It’s early in her morning practice when Megan Emerson strikes a familiar pose, Pincha Mayurasana, or Feathered Peacock asana.
Wisps of her blonde hair fall about her face, but what comes into view when she looks back between her elbows is not the wall of a yoga studio — instead, it’s the Manhattan skyline. Far below her, the noise of the bustling city as it wakes cannot be heard at this altitude.
Her mat? A flying carpet that gently sways with the undulating air currents above the distant city.
“It’s so relaxing and meditative. It simply feels amazing”
Emerson shifts her weight front to back and side to side to steady her floating Feathered Peacock. “It’s a totally different experience than in the studio,” says Emerson, a passionate vinyasa yogi. “You have a total connection to nature and you’re subject to her whim. It’s so relaxing and meditative. It simply feels amazing.”
Dedicated practitioners are no longer just taking to their mats — they’re taking to the skies, too. Yogis around the globe are now testing their skills by practicing their sequences while attempting to balance on flying carpets. The new trend has led to several studios opening rooftop shalas for customers wanting to give the practice a try.
Enthusiasts find the sessions to be a better workout. Because the rug-based platform is unstable, one must engage the core muscles more acutely to achieve balance. Los Angeles-based instructor Raine Beau White remarked of flying carpet yoga’s challenging nature, “Your whole midsection will have to work to keep you balanced and in air. You have to work harder and focus more while flying.”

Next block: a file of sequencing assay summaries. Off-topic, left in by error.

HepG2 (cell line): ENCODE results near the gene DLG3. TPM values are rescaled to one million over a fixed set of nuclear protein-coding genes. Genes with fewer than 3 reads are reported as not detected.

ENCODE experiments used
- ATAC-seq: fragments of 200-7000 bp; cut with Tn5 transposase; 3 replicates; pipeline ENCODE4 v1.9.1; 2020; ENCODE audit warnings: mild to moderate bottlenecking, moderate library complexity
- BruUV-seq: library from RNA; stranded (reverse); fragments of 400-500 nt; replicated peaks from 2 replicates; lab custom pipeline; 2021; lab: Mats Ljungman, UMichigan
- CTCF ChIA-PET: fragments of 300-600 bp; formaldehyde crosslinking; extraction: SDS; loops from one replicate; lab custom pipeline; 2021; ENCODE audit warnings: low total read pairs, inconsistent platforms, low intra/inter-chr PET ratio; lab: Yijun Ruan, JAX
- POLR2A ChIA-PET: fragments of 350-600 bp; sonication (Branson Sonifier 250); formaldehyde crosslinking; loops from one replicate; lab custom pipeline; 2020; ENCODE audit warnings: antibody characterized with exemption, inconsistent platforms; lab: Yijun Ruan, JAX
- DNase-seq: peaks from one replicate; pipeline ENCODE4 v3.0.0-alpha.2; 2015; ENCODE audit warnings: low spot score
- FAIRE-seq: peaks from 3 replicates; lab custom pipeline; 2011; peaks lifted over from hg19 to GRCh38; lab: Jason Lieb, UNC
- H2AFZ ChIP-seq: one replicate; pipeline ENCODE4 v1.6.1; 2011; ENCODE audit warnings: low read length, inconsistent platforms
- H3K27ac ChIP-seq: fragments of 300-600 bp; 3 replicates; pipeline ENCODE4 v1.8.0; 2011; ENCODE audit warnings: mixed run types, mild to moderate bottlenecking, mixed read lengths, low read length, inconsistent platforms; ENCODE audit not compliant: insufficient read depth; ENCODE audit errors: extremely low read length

“Your whole midsection will have to work to keep you balanced and in air.”
The specialized carpets are woven from a blend of sustainably and humanely harvested dragon heartstring and unicorn hair. The intricate patterns adorning the rugs are not dissimilar to those found in traditional designs originating in the Bihar area of India bordering Nepal.
Levitation has deep roots in yoga’s ancient practices. In Sanskrit, the power of levitation is dardura siddhi or frog power — so named for frogs’ ability to jump, suspending themselves midair. Flying carpet yoga is simply a modern extension of this age-old practice.
While certainly intriguing, the practice is not without risk. Injuries ranging from wrist sprains to concussions have been reported by those who have fallen while floating.
If you’re interested in giving it a try, yoga travel company Trip Tribe is working to organize a flying carpet retreat to with the famed yogi Swami Mahesh Saraswati from whom the practice originates. The retreat will feature daily flying carpet yoga workshops, reiki healing sessions and of course, views of a whole new world from above the rooftops of Agrabah.